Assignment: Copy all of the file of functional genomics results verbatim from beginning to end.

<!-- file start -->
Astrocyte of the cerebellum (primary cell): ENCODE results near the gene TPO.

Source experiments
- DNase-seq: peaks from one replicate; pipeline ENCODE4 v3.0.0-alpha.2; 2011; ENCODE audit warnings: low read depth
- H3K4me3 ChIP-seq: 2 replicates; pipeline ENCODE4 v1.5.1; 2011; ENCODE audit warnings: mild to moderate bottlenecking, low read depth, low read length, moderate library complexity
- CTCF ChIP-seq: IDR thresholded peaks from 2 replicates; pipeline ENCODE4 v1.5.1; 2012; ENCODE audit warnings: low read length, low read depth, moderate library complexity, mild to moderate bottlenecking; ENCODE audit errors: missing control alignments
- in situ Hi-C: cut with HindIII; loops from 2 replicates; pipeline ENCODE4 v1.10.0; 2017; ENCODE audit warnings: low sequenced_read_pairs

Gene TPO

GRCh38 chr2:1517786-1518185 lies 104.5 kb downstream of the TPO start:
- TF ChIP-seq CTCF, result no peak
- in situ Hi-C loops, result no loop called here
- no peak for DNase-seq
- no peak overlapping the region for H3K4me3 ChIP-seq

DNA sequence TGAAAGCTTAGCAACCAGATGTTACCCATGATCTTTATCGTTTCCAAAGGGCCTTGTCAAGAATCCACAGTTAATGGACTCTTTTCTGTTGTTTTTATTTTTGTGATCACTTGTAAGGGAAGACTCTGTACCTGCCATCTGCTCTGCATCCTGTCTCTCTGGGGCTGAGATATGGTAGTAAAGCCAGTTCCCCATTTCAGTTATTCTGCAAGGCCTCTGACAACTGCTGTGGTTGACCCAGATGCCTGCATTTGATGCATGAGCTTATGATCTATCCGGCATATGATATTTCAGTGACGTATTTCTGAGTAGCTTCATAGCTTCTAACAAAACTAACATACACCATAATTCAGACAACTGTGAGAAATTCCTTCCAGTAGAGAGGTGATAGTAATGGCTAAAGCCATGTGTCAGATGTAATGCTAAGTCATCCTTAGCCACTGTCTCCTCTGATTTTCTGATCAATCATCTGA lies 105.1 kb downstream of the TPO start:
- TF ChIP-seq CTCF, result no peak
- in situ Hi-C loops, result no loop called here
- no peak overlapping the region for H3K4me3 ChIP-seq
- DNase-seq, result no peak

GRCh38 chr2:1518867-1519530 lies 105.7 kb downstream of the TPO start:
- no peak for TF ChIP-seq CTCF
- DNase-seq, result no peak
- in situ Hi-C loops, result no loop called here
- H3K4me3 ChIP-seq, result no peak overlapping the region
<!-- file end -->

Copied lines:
Astrocyte of the cerebellum (primary cell): ENCODE results near the gene TPO.

Source experiments
- DNase-seq: peaks from one replicate; pipeline ENCODE4 v3.0.0-alpha.2; 2011; ENCODE audit warnings: low read depth
- H3K4me3 ChIP-seq: 2 replicates; pipeline ENCODE4 v1.5.1; 2011; ENCODE audit warnings: mild to moderate bottlenecking, low read depth, low read length, moderate library complexity
- CTCF ChIP-seq: IDR thresholded peaks from 2 replicates; pipeline ENCODE4 v1.5.1; 2012; ENCODE audit warnings: low read length, low read depth, moderate library complexity, mild to moderate bottlenecking; ENCODE audit errors: missing control alignments
- in situ Hi-C: cut with HindIII; loops from 2 replicates; pipeline ENCODE4 v1.10.0; 2017; ENCODE audit warnings: low sequenced_read_pairs

Gene TPO

GRCh38 chr2:1517786-1518185 lies 104.5 kb downstream of the TPO start:
- TF ChIP-seq CTCF, result no peak
- in situ Hi-C loops, result no loop called here
- no peak for DNase-seq
- no peak overlapping the region for H3K4me3 ChIP-seq

DNA sequence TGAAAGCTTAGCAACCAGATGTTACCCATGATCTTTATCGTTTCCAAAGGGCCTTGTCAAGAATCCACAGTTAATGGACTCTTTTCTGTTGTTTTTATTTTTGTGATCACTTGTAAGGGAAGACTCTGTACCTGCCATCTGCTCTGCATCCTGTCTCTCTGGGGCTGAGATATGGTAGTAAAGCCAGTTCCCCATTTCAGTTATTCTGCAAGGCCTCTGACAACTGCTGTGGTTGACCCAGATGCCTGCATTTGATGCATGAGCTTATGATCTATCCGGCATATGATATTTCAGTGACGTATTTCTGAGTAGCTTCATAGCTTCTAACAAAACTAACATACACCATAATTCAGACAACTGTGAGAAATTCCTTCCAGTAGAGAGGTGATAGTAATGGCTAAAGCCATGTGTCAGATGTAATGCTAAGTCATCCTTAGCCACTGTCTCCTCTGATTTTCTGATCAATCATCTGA lies 105.1 kb downstream of the TPO start:
- TF ChIP-seq CTCF, result no peak
- in situ Hi-C loops, result no loop called here
- no peak overlapping the region for H3K4me3 ChIP-seq
- DNase-seq, result no peak

GRCh38 chr2:1518867-1519530 lies 105.7 kb downstream of the TPO start:
- no peak for TF ChIP-seq CTCF
- DNase-seq, result no peak
- in situ Hi-C loops, result no loop called here
- H3K4me3 ChIP-seq, result no peak overlapping the region